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  Altered States
Art Olson | Avenida Primavera

 

Transaction.  Del Mar Fruit.  Photo Art Olson.

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Patrick Kennedy is on a mission. His medical marijuana dispensary at 1105 Camino Del Mar remains open, in spite of the fact that the City Council declined to hear his appeal of the denial of his application for a Del Mar business license and in the face of $2000/day fines for which he is now subject. Kennedy’s dispensary is a small shop with frosted windows outside, and no indication of the nature of the business it houses. One enters into a vestibule waiting room with a check-in counter for verification of both medical certificate and co-op membership. Once validated the member is allowed to enter the dispensary area and is greeted by a well organized glass case displaying a number of vials containing different strains of marijuana. Also displayed are a wide variety of edibles ranging from tootsie roll-like candies to bagel bits, all containing medicinal marijuana.

Kennedy, a builder whose construction business has slowed to a crawl, established the marijuana cooperative inspired by his own experience. Standard treatment with prescription anti-depressants caused Kennedy undesireable side-effects, whose resolution required a yet another prescription medication. He found that substituting marijuana for the anti-depressants alleviated his clinical symptoms without causing the unwanted side-effects.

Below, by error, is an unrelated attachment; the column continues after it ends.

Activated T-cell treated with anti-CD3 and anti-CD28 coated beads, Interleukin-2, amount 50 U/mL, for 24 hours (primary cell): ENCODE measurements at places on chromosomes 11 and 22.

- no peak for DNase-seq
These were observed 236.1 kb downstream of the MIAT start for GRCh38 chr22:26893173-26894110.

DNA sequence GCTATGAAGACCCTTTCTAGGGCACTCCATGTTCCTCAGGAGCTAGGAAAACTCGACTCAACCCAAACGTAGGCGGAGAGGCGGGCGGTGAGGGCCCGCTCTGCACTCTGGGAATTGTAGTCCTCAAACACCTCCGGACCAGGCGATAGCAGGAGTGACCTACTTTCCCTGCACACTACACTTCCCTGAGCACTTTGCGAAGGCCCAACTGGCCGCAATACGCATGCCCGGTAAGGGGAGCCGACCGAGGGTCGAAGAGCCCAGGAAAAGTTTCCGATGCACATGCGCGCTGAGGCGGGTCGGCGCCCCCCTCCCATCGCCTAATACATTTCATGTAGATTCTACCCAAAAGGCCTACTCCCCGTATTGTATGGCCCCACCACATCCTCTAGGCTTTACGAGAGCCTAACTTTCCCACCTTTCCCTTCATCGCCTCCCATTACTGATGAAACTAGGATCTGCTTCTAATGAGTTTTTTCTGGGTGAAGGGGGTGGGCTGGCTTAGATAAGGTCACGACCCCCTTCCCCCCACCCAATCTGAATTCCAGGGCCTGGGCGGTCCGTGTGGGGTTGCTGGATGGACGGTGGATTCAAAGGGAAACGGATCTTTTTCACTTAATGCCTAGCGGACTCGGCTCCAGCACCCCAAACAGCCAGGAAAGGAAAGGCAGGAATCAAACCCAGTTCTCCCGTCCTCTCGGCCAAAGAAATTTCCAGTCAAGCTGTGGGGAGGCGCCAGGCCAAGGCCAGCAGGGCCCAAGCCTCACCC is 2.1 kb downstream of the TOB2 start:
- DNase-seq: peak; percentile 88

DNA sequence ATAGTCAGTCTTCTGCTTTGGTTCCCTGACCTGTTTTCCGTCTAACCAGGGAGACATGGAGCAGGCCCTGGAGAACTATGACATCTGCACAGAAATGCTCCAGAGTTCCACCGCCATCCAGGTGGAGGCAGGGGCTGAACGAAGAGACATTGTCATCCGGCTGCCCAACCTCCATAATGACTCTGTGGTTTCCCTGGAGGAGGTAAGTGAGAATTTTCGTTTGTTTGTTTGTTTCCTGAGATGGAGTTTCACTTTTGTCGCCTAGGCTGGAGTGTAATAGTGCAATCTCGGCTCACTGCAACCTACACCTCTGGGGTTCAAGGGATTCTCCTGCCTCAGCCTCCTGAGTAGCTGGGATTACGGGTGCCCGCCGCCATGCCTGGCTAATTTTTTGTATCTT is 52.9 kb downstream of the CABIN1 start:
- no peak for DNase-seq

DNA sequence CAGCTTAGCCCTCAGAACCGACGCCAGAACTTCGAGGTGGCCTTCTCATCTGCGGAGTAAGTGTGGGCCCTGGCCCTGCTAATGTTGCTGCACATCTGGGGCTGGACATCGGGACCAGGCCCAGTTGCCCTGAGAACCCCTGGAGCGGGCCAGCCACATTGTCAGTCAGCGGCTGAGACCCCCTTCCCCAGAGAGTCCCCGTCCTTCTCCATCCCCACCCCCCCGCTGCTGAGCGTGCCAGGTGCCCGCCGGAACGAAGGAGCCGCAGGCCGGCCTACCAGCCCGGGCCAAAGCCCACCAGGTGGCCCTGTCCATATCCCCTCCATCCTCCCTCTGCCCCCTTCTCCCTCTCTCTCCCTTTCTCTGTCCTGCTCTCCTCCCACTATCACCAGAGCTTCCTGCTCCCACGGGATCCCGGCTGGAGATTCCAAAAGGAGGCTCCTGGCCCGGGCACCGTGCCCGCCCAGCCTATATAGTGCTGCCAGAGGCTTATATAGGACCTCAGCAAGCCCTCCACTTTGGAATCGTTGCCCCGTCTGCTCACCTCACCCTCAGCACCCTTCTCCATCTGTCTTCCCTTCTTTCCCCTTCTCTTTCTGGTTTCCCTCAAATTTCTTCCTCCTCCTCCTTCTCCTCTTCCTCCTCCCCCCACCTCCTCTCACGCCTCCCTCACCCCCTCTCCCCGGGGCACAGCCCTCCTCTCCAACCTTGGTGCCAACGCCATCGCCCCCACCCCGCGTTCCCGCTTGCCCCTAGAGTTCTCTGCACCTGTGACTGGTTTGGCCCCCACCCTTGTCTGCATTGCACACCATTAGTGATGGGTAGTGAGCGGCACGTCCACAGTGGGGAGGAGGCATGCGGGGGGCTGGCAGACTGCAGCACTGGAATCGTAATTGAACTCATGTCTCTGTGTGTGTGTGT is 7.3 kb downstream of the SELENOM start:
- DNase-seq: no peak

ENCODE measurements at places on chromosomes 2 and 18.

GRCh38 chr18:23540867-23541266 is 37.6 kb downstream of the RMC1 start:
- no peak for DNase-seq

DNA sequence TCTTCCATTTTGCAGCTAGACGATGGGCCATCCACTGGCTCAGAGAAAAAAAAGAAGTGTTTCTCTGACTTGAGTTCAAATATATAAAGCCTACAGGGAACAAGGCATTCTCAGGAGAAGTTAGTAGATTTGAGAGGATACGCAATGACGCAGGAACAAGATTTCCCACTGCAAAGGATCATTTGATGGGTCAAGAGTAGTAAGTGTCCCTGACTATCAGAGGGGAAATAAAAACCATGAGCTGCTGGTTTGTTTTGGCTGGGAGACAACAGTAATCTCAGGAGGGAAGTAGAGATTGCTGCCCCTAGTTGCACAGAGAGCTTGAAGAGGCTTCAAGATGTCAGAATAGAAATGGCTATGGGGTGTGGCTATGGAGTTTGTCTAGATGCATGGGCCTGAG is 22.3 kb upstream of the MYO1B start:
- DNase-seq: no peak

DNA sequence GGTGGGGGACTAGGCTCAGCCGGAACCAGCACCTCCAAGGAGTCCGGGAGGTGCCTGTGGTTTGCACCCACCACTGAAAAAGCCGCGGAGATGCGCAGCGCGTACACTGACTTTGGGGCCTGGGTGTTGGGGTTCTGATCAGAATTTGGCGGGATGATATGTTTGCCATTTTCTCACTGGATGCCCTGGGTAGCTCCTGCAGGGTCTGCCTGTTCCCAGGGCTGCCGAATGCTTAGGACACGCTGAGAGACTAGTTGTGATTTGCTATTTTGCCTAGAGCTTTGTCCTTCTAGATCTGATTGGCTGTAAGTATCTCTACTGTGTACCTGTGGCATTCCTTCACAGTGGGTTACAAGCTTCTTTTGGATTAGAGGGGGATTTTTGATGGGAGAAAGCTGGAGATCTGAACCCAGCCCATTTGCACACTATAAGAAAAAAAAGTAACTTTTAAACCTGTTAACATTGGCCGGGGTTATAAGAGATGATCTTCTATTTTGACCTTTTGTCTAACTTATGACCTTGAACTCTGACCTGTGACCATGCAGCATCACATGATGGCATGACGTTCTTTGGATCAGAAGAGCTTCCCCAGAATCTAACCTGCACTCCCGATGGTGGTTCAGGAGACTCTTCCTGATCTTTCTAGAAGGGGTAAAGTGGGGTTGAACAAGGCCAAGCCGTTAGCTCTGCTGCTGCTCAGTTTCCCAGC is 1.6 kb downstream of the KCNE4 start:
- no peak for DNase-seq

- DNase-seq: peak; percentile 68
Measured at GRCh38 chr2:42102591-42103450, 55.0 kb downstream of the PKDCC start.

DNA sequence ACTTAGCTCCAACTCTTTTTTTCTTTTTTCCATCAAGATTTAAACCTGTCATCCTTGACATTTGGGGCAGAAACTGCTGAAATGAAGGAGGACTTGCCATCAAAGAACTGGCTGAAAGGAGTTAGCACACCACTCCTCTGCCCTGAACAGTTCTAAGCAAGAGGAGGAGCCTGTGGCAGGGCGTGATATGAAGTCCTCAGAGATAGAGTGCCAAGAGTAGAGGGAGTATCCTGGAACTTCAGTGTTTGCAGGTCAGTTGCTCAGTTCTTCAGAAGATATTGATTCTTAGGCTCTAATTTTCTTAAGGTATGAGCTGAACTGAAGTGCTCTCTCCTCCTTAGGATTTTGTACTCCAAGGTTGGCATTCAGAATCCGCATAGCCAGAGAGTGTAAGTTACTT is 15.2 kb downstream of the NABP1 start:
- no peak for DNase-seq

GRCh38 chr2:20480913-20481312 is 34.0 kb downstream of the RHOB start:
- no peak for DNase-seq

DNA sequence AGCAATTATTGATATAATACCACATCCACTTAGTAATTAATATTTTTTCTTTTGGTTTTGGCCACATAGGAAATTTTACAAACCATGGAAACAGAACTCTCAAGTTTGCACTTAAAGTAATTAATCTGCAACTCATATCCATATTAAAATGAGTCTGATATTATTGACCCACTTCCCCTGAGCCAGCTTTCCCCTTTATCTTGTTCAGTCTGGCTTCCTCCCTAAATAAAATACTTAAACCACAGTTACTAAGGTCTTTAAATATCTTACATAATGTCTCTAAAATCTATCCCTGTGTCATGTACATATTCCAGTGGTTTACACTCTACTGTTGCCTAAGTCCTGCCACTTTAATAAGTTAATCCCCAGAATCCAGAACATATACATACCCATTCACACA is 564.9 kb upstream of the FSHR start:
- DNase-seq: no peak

A long search for a place to establish his operation led him to Del Mar, where he finally found a landlord willing to rent him space. His initial application for a business license described his business as “Alternative Medicine, Medical Marihuana.” The Del Mar finance director denied his application, based on the municipal code, since this business type was not listed as one of the allowed uses within the Central Commercial district. After the City Council upheld the denial, Kennedy has re-applied for a business license describing his operation as a “pharmacy,” which is an allowed use. At this writing that application is pending, awaiting the decision of the finance director. Since there are no licensed pharmacists currently working at the collective, the city could deem the classification as invalid and again deny the application. A different allowed use in the municipal code is “smoke shop”. Whether that designation would satisfy the City is an open question. Mayor Don Mosier stated that modifying the municipal code would be one way to allow Kennedy’s operation.

During the course of this interview Kennedy was interrupted twice, both times by well dressed women in their late twenties, selecting their desired medical marihuana variety, hybrids of the two major strains: sativa for an energetic and uplifting impact or indica for a more calming, relaxed effect. At roughly $300 for an ounce, they carefully selected smallish quantities for purchase.

Kennedy insists that Del Mar cannot outright ban the sale of medical marijuana in the city, and cites other cities where attempting such a ban has not worked. He says that he has not yet paid any fines for operating without a license, and that he believes that the state law resulting from the passage of Prop 214 in 1998 trumps existing City ordinance. He appears confident that the marijuana advocacy group NORML would support him in any legal action over the matter.

Display Case.  Photo Art Olson.

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Display Case.  Photo Art Olson


 

 
 

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